Monday through Friday with People of Faith: Day 189/260: Mordecai and Esther

Read Esther 3-4

The Providence of God

Haman brought false charges against the Jews, and Ahasuerus accepted his testimony without investigation. The decree was signed for the Jews to be exterminated. The reaction of the Jewish people was understandable. “When Mordecai learned all that had happened, he tore his clothes and put on sackcloth and ashes, and went out into the midst of the city. He cried out with a loud and bitter cry” (Esther 4:1). How could they escape this evil edict?

Mordecai had faith that the Jews would be delivered, and he believed he knew through whom it would happen – his cousin Esther who had become queen. His reasoning was simple: for what other reason would God have elevated her to such status if not to save her people? He tells her as much: “Do not think in your heart that you will escape in the king’s palace any more than all the other Jews. For if you remain completely silent at this time, relief and deliverance will arise for the Jews from another place, but you and your father’s house will perish. Yet who knows whether you have come to the kingdom for such a time as this?” (Esther 4:13-14).

Esther, as queen, was in a position to do something about Haman’s evil plot. If she looked the other way and ignored the gravity of the situation her people faced, how would God look upon her? She agreed with her cousin and set her mind to do what is right, regardless of the outcome, saying, “And so I will go to the king, which is against the law; and if I perish, I perish!” (Esther 4:16).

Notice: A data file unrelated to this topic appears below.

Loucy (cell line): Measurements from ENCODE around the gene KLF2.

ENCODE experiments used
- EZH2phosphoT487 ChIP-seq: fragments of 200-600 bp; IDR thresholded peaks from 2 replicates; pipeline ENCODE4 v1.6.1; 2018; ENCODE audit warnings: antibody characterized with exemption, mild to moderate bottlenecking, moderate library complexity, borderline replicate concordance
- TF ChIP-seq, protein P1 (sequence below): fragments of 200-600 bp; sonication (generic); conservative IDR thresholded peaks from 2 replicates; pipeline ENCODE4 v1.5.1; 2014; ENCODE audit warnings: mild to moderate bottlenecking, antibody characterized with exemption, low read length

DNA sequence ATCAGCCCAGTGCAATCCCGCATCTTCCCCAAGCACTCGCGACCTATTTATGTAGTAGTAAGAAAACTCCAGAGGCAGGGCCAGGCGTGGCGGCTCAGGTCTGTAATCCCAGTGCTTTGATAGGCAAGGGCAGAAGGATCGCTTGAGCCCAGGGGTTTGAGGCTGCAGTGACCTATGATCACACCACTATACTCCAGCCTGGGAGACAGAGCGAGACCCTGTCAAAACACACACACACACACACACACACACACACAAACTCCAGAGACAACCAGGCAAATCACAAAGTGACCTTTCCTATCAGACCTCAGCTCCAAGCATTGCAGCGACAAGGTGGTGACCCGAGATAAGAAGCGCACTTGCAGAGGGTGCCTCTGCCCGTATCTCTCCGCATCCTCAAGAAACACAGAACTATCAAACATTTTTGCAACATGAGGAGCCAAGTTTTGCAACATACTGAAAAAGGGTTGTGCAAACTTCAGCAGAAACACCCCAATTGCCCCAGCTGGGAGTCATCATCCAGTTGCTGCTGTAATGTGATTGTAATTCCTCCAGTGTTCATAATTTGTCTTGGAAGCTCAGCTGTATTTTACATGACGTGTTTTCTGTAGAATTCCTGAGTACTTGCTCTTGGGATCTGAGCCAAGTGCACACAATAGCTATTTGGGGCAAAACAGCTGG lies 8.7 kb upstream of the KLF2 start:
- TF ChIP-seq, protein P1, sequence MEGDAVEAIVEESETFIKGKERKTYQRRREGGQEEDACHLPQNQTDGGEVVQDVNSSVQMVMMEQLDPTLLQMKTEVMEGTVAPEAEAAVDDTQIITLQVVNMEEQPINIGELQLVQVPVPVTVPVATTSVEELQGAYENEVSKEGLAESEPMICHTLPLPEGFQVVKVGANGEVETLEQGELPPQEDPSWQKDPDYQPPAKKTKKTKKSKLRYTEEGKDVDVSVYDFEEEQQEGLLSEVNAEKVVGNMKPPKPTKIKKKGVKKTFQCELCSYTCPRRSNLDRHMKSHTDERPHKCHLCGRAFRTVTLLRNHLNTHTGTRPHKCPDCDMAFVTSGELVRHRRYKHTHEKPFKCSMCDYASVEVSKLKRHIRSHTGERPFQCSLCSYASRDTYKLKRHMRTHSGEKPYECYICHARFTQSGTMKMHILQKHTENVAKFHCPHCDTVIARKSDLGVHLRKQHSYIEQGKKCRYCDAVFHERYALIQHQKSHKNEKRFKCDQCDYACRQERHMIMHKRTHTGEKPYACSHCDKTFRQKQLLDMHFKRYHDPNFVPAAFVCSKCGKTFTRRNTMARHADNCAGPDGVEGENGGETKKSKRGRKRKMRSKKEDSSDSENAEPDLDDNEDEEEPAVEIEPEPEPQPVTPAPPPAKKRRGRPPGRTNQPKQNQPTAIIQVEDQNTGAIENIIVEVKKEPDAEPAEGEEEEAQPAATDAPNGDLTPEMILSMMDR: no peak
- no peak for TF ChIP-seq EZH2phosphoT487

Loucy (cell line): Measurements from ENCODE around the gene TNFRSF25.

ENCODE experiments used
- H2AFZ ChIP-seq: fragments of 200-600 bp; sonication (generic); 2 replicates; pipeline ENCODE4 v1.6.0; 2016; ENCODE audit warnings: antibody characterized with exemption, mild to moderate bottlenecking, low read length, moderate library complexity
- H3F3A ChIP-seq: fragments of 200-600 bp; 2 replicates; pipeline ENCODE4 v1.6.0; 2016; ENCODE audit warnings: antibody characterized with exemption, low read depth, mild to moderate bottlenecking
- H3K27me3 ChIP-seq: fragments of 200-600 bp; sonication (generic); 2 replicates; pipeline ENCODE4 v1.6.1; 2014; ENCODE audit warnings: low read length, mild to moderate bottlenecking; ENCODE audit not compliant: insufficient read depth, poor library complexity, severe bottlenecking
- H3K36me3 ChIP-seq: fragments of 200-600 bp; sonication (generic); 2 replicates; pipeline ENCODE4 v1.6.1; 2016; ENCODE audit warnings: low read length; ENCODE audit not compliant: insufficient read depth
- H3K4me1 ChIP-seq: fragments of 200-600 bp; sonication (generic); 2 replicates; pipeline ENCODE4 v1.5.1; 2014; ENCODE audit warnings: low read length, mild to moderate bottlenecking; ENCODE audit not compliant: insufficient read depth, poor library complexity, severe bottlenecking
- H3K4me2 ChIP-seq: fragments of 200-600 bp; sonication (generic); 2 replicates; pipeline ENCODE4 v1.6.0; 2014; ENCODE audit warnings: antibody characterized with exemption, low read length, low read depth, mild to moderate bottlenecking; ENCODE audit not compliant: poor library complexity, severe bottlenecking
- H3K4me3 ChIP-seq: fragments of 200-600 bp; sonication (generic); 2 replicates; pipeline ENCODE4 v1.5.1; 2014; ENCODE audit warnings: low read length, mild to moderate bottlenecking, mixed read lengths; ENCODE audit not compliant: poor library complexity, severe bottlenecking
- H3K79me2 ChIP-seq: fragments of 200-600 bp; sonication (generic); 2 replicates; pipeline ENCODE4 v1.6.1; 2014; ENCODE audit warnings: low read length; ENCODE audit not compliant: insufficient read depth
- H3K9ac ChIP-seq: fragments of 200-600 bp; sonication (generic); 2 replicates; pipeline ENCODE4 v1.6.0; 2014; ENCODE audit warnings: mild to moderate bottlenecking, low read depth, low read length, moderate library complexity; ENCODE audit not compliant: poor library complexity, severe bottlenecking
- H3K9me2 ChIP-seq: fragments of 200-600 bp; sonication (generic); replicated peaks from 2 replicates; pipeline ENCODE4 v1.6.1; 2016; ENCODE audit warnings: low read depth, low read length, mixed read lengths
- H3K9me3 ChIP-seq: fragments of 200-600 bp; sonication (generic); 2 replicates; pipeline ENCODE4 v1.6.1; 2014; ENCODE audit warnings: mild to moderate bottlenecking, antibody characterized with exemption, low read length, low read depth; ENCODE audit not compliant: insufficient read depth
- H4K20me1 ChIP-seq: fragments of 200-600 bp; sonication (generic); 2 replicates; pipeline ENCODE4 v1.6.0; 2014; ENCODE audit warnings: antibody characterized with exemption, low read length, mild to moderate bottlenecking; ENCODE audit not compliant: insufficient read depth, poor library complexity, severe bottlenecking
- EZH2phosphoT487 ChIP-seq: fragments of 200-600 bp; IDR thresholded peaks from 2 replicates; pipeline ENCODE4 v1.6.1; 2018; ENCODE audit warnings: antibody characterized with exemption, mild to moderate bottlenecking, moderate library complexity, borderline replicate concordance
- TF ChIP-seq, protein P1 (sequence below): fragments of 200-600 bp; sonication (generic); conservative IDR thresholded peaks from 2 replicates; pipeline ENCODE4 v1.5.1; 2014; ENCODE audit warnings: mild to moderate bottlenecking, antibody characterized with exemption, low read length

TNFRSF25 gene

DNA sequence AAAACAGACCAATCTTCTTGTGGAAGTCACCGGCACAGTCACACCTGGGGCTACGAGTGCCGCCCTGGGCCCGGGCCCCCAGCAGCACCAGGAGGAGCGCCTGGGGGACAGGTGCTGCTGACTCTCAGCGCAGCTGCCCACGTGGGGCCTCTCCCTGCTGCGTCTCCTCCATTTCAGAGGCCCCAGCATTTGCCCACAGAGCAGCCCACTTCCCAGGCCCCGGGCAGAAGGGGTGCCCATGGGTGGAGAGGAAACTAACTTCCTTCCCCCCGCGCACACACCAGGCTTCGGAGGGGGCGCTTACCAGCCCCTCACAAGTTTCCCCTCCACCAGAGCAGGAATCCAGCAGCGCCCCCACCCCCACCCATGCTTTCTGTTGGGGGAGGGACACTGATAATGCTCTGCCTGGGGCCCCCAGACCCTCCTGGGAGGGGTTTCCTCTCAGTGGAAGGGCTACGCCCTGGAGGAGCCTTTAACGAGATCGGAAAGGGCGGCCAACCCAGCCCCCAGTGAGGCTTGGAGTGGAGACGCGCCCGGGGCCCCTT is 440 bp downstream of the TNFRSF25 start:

Perhaps we will never be in a situation quite so serious for so many people, but do we not still make decisions the impact the lives of others today? If we ignore the problems around us, how does God view our inactivity?

My mind turns to the parable of the talents and the response of the lord to the man who was entrusted with one talent. That man hid the talent in the ground, not risking anything. He did nothing, and the lord called him “wicked,” “lazy,” and “unprofitable” (Matthew 25:26, 30). When we see something that must be done, and we are in a position to do it, we must do it!

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